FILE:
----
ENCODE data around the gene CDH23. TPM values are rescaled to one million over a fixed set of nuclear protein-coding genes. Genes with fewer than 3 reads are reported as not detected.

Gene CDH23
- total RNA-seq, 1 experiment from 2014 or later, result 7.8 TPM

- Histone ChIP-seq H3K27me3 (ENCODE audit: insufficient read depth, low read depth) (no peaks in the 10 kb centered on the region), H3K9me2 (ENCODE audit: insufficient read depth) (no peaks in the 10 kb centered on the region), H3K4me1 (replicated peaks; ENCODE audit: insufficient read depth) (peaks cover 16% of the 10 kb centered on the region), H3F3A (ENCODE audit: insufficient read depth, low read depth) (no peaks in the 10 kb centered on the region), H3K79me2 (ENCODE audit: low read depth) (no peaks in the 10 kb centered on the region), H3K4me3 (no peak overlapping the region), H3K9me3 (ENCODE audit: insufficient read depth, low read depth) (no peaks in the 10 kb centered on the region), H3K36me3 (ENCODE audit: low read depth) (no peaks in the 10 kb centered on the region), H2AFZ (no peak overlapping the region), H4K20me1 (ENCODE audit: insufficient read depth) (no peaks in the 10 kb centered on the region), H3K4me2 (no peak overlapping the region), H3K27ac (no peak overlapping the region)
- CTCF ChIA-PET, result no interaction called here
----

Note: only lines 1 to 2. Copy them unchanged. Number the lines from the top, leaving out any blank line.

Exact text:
ENCODE data around the gene CDH23. TPM values are rescaled to one million over a fixed set of nuclear protein-coding genes. Genes with fewer than 3 reads are reported as not detected.

Gene CDH23